Concurrently, if we subject ourselves to the teaching of people who embrace an orthodox statement of faith, we will begin to see that our understanding is not unique. Instead, we'll find that people from all over Christendom and over the centuries have had similar understandings of Scripture. Only the Holy Spirit could accomplish this sort of generational consistency. At the same time, some understandings of "secondary" doctrines or facts become clear at certain times or in certain places. But these understandings are not "new". They are right there in Scripture, verifiable from multiple passages and clearly known to the apostles as recorded in the epistles.
It is essential to study the Bible with other people, especially in a setting where people actively embrace an orthodox statement of belief and are intentional about honoring the Word and have committed themselves to teaching and studying it.
One of the offices God gave the church as recorded in Ephesians 4 is the office of teacher along with pastor. His intention is that people will preach the word and teach it for the building up of the body. Our own study should actually complement, not contradict, the teaching of a Bible-honoring teacher.
Post Number: 349
|Posted on Wednesday, September 01, 2010 - 6:24 pm: || |
We are probably all clear on some (few!) points and unclear on (many!) others, so we can and should be open to help to and from each other. The acquisition of truth is not an established and predictable continuum, proceeding in an even manner from Point A then to Point B then on and on to Point Z--DONE! That's why as fellow Christians we are all in different spots and able to both learn and teach others. What you have come to an understanding of, I may still be struggling to grasp, and you can help me, while I help a sister somewhere with a different point. We need each other!
Have you ever worked with several other people seated around a table working on a large jigsaw puzzle? Each person searches among the pieces gathered in the middle to find some that fit together. Suddenly you notice that another person has a piece that fits your little section! Gradually the whole puzzle is assembled. In the case of doctrine and faith, I doubt the "whole picture" will be finished until eternity is finished! There will forever be things that we see coming together! But while we are here together, we can receive light as we help each other.
For us, progress is possible, and yes, sharing is commanded (Matt. 28:19). But only God holds total, perfect knowledge and wisdom.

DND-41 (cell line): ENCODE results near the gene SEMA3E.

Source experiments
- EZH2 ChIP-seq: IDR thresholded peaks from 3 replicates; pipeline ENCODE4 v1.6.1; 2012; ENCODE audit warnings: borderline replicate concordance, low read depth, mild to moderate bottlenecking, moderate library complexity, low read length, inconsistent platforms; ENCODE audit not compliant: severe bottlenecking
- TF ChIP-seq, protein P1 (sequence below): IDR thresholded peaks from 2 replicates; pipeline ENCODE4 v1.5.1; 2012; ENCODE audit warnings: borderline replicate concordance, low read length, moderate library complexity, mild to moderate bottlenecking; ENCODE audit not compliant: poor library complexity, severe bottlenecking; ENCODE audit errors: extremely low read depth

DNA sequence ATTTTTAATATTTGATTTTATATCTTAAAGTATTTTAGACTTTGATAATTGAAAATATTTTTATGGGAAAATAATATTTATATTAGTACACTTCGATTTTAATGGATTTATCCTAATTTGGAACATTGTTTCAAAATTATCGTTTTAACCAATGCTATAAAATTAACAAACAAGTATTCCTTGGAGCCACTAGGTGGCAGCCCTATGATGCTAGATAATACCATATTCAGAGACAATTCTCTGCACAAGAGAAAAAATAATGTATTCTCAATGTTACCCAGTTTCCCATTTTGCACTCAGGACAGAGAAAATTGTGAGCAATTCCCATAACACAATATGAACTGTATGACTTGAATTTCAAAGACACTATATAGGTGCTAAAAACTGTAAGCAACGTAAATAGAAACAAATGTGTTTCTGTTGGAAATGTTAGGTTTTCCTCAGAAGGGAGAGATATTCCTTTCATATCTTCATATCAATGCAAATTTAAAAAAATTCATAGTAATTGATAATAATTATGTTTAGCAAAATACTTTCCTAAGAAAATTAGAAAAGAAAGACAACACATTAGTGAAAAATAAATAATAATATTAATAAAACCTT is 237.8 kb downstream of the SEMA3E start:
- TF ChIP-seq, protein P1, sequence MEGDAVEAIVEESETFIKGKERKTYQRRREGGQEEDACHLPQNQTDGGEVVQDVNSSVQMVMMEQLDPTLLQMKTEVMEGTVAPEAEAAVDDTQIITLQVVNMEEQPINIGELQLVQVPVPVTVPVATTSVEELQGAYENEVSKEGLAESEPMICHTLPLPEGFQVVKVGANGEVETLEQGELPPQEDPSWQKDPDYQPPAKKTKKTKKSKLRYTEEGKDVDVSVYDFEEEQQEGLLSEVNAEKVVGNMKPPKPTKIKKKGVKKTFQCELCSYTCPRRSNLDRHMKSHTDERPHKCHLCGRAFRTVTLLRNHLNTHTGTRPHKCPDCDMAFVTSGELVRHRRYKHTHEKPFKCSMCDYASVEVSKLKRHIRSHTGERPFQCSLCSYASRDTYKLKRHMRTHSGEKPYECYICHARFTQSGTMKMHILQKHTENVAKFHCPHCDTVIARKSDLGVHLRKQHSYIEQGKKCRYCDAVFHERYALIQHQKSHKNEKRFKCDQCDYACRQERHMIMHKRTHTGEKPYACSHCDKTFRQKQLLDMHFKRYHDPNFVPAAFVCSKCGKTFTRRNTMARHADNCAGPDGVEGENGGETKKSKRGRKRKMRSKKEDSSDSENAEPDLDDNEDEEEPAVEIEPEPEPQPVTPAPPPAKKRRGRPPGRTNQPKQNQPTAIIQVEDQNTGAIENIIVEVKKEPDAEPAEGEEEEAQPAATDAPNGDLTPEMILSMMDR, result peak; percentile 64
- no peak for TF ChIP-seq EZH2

And to your final point, don't you think a vigorous defense is more effective with an attitude of respectful courtesy than with scorn and rudeness? We need not waffle or compromise our beliefs, or display a phony niceness, but we should follow the Golden Rule, treating others as we would want to be treated.
Post Number: 350
|Posted on Wednesday, September 01, 2010 - 6:32 pm: || |
I should have been more specific: my last post was mostly in response to Martin's 5:18 pm post!
Post Number: 1318
|Posted on Wednesday, September 01, 2010 - 7:37 pm: || |
Still, the SDA say that they need EGW to interpret for them, and the RCC say that they need the Pope/magisterium to interpret for them so that they would be all in the same wavelength.
We say that we only need the HS living in us and that He will bring to us whatever it is that the Bible says since He inspired it.
Again, my question is, how come the HS is teaching us, but we have different interpretations? Shouldn't we all have the same interpretation since we have the same teacher?
Post Number: 3380
|Posted on Wednesday, September 01, 2010 - 7:49 pm: || |
Maybe we sometimes "fall asleep in class."
Post Number: 1321
|Posted on Wednesday, September 01, 2010 - 7:55 pm: || |
Oh, I know that. I do it all the time. Being a teacher, I also know that sometimes teachers teach above the student's level and need to have patience so the student can understand.
Post Number: 979
|Posted on Wednesday, September 01, 2010 - 9:07 pm: || |
And sometimes a teacher can also learn from a student if they are themselves open to learn:-)
I learn interesting things from my grandchildren quite often. :-)
Post Number: 748
|Posted on Thursday, September 02, 2010 - 7:29 am: || |
Hec, I read an interesting commentary on Eph. 2:20-22 that makes sense. These verses are talking about Christ as the cornerstone of a building being built by the Holy Spirit.
The comment was that in Roman/Greek times, when a temple was being built it looked like chaos! They didn't build these temples like we build a large building today. The temple grounds would contain several buildings, and you would have blocks of stone; pillars and columns scattered around...and work of all sorts going on. The foundation would be going up in one area while stonemasons would be carving reliefs in another area with columns being roughed out in another. Chaos seemed to reign, but eventually a magnificent temple would stand there.
Same for the Christian church that is being built by the Holy Spirit. It looks like chaos with all sorts of beliefs and practices present. But a bit closer look and you can find the common threads that run through all orthodox beliefs. Of the essentials that are taught in the New Testament, you can find unity among many Christians.